The Role of Culture in Human Development
Wilson attributes our success as a species to our social nature, writing,
Humans, it appears, are successful not because of an elevated general intelligence that addresses all challenges but because they are born to be specialists in social skills. By cooperating through the communication and the reading of intention, groups accomplish far more than the effort of any one solitary person. (Wilson, 2012, p. 227)
He notes that the primary and crucial difference between human cognition and that of other animal species is our ability to collaborate to achieve shared goals and intentions, and the need to collaborate is an imperative for our species, and writes,
The human specialty is intentionality, fashioned from an extremely large working memory. We have become the experts at mind reading, and the world champions at inventing culture. We not only interact intensely with one another, as do other animals with advanced social organizations, but to a unique degree we have added the urge to collaborate. (Wilson, 2012, p. 226)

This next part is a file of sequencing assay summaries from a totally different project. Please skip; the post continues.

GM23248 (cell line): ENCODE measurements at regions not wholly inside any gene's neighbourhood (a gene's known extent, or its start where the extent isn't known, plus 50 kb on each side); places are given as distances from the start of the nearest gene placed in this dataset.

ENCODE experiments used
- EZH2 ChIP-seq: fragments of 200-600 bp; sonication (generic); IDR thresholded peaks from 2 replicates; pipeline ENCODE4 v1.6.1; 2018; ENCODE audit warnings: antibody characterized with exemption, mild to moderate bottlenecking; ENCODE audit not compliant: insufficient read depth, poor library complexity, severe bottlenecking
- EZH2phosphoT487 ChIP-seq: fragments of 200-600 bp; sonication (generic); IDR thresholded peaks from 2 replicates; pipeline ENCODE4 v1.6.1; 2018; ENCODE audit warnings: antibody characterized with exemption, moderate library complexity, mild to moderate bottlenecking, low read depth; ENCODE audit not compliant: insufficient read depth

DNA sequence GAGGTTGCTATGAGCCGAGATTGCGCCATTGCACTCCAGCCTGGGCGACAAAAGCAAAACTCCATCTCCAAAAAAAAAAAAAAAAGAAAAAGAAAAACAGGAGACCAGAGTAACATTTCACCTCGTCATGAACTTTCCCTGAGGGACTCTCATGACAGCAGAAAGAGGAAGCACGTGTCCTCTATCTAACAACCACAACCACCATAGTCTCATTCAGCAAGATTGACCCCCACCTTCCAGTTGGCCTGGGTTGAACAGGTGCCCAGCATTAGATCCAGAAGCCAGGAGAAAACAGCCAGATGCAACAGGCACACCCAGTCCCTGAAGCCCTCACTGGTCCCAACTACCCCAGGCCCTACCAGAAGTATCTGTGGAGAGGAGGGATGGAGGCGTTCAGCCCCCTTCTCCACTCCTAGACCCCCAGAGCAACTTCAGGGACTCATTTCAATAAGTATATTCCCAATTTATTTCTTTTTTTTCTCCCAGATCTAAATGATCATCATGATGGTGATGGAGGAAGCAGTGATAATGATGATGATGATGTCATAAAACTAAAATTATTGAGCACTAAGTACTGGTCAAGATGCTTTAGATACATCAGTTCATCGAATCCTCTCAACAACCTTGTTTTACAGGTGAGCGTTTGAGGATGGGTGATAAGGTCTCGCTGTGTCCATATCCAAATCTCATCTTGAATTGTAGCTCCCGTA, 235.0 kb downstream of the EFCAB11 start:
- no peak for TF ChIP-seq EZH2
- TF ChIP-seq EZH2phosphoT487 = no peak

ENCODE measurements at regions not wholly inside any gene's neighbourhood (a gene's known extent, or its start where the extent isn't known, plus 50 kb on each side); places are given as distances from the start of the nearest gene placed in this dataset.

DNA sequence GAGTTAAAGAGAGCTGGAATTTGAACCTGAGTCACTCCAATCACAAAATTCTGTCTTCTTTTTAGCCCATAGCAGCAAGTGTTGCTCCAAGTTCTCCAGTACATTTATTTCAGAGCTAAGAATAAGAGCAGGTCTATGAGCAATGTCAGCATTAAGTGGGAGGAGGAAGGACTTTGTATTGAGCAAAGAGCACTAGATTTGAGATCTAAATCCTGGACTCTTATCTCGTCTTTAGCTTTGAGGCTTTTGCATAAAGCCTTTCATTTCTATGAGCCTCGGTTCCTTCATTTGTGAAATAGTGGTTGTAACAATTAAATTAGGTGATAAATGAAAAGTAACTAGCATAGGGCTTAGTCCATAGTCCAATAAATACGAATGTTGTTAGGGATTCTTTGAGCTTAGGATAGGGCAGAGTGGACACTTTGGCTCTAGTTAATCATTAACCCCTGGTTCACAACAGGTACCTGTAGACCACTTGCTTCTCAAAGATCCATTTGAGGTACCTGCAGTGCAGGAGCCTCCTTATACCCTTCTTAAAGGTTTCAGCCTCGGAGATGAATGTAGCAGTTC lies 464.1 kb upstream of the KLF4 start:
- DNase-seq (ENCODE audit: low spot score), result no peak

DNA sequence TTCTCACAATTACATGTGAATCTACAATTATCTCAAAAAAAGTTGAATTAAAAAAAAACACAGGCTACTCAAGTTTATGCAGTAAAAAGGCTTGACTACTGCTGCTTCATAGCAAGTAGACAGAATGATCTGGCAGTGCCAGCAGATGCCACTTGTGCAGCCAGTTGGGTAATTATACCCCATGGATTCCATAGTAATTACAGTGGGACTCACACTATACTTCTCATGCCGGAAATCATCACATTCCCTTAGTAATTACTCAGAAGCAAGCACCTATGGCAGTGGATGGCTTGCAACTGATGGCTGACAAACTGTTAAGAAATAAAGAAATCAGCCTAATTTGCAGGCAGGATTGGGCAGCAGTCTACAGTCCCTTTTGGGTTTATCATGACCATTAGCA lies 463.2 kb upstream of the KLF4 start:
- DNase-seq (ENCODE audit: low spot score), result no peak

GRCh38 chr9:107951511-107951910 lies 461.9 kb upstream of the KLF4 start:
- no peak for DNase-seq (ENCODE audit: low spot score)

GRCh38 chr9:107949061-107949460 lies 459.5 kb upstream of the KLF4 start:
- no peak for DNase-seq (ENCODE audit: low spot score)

We who live in Western civilization, especially in the United States of America, have a strong tradition of individualism. We speak admiringly of the “self-made man,” and at times seem to emulate a cult of the individual. However, we did not make ourselves, and even the mind which thinks such thoughts originates and exists in a collective.
Recognition and integration of that concept into our individual and collective psyches will have a profound influence on how we understand and live out the human condition.
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